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Early season soybean management

Study shows the effect of seeding date is more important than residue management on soybean establishment and yield

December 26, 2022  By Donna Fleury

Residue management fields trials at Brandon, Manitoba. Photo Courtesy of AAFC.

For soybean growers in Manitoba, advancements in genetics and early season management are improving the success of short-season soybean crop production. However, soybeans are inherently a cold-sensitive, long season crop and the potential risk of spring and fall frosts and damage from cold temperatures at seeding continue to be a risk in some locations and in some years. Researchers are trying to help farmers answer questions about effective early-season management practices to improve soybean production in short-season areas. 

“In a previous study, we were evaluating the potential for using different residue management strategies to create a more suitable seedbed for soybean establishment,” explains Ramona Mohr, research scientist with Agriculture and Agri-Food Canada at the Brandon Research and Development Centre in Manitoba. “The small plot study over three years compared different crops and various residue management strategies within crops to determine the impact on soil soybean establishment and yield. Soybeans were seeded into warm soils of 15 C or higher and during or very close to the recommended seeding date. Although the results of this study suggest that residue management is likely to have limited effects on soybean seeded into warm soils during the recommended planting window, it is possible that residue management may have a greater effect under more marginal growing conditions.”

A follow-up study was launched in 2018 in western Manitoba and eastern Saskatchewan to try to address the question of whether residue management and earlier or later seeding dates may have an effect on soybean emergence and yields. Similar to the previous study, the residue management practices included fall-tilled; fall-burned; short stubble with straw returned; tall stubble with straw returned; short stubble with straw removed and tall stubble with straw removed. Soybeans were seeded at an early planting date of about May 10, and a later planting date approximately two weeks later, depending on the weather. Earlier-seeded soybeans were generally seeded sometime during the week before the recommended planting dates (which are May 15 to May 25 for Manitoba), and at cooler soil temperatures that in some cases were below the 10 C recommendation. For this study, the preceding crops were wheat at Brandon and Carberry, and canary seed at Indian Head. Various factors were measured including crop emergence, plant stand counts through to final grain yield and quality of soybean.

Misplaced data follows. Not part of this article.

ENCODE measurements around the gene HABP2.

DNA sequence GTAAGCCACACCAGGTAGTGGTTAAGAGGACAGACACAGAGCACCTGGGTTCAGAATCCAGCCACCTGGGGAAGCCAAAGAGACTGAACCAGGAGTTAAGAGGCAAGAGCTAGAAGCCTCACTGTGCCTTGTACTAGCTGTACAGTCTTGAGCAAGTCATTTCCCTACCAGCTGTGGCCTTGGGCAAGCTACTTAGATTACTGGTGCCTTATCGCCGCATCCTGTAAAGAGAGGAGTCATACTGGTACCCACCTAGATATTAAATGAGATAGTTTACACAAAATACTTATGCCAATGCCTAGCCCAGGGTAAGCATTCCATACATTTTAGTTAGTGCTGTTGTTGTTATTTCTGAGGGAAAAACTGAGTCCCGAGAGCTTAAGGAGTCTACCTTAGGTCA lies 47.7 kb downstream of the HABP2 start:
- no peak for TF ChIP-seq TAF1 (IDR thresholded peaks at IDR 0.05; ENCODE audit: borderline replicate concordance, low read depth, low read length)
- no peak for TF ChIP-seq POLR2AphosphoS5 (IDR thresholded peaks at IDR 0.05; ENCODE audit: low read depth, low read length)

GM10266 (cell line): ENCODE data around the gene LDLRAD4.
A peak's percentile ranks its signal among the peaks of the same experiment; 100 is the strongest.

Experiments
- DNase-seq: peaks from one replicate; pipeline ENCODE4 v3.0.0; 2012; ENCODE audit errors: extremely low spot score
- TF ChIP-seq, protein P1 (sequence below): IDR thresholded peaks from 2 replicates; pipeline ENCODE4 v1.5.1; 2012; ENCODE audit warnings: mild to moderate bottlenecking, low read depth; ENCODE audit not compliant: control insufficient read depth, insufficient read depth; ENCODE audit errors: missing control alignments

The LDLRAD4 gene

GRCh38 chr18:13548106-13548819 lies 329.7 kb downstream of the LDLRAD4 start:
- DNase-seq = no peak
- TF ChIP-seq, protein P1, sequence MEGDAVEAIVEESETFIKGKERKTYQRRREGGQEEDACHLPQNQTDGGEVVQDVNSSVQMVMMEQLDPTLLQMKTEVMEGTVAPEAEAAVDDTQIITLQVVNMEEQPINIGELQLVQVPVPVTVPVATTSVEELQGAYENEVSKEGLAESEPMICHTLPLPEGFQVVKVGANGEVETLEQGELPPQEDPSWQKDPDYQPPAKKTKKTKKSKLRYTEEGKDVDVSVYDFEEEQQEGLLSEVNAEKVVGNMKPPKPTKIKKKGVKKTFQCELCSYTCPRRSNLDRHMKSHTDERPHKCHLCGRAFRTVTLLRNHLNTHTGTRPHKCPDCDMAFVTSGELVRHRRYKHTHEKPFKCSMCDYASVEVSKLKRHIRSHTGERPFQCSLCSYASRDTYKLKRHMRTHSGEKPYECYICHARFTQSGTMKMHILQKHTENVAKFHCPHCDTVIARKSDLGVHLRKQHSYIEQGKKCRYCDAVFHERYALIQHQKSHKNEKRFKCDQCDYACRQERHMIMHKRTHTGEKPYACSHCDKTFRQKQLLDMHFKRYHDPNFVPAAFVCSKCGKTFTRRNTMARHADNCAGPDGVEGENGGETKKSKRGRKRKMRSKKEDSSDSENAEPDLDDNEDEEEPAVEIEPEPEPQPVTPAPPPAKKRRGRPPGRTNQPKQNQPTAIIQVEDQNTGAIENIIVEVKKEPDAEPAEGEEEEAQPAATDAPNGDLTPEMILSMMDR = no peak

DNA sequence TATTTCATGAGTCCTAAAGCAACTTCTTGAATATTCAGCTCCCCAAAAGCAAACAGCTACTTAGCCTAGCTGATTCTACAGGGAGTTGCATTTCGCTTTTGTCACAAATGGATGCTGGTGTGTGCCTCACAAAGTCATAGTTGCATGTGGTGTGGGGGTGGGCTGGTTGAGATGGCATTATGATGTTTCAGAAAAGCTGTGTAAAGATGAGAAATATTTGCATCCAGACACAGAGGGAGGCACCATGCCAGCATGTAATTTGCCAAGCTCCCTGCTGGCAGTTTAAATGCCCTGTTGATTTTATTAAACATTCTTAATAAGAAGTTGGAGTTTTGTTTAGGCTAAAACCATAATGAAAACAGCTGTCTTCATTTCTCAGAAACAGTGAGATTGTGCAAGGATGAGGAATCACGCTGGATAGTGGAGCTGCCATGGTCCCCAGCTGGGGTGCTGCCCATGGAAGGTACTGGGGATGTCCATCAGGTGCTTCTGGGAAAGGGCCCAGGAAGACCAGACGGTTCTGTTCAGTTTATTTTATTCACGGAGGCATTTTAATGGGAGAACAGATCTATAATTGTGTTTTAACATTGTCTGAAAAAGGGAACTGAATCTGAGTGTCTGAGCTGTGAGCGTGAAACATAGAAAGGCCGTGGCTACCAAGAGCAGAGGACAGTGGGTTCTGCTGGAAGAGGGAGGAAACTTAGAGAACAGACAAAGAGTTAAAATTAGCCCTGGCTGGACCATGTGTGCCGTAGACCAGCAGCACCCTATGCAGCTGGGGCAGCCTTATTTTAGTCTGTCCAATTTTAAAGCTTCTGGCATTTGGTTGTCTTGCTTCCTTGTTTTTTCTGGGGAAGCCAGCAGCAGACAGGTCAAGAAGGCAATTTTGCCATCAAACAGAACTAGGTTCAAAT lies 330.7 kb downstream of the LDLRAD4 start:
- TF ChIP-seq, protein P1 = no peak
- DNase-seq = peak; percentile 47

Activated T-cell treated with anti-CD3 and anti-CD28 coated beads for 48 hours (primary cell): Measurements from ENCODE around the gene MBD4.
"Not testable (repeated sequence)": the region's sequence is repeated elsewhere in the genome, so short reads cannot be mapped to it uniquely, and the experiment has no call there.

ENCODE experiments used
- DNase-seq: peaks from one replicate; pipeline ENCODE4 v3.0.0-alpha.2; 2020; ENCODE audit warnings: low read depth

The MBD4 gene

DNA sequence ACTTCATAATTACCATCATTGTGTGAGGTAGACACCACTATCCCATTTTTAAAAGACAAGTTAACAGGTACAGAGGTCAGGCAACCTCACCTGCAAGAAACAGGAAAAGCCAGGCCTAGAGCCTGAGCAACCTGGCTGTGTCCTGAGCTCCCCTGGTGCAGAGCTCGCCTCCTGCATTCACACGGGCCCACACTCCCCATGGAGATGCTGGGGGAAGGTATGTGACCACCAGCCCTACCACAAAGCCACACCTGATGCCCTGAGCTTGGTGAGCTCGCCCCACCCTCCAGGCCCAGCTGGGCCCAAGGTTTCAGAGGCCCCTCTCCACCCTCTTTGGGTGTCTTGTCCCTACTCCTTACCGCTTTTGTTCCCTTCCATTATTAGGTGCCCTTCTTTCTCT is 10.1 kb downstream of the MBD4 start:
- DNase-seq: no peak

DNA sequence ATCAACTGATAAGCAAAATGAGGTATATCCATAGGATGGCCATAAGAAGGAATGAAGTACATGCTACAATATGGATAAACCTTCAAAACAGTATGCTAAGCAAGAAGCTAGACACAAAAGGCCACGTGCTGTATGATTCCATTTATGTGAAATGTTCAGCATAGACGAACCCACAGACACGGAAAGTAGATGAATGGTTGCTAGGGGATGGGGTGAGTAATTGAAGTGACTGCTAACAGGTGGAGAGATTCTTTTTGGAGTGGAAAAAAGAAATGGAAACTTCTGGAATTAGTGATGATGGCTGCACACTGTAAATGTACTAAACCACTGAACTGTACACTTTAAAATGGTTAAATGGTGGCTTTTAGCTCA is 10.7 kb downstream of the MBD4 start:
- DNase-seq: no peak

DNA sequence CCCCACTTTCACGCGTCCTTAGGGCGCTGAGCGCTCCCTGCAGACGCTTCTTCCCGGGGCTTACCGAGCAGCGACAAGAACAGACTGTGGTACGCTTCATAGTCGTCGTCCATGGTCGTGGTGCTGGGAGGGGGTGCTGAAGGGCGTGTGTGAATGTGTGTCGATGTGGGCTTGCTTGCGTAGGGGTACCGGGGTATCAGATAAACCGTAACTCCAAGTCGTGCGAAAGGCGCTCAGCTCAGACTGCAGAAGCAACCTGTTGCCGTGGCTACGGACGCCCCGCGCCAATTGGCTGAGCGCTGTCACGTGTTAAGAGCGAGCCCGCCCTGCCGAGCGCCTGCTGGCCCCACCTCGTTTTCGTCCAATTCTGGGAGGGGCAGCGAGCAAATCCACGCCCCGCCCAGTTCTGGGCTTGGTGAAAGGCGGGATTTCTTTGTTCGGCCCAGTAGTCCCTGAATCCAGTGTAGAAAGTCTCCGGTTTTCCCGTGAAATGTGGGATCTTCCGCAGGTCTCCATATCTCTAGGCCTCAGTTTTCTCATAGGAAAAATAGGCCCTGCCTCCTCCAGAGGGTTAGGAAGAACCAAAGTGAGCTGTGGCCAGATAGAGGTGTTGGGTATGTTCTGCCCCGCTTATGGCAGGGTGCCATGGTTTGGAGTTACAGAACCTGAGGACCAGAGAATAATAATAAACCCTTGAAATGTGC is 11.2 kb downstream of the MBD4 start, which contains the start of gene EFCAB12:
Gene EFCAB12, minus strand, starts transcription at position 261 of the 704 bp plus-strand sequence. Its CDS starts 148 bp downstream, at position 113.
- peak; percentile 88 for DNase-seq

“We have some interesting early results to date from the project, but continue to work on the analysis, particularly on the relationship between soil temperature and the rate of emergence of the crop,” Mohr says. “Overall, the study results showed that where there were differences in soil temperature, seeding date had a much bigger impact than residue management. The average soil temperature differences between early and late seeding often ranged from about 6 C to 13 C. We rarely saw an interaction between seeding date and residue management.”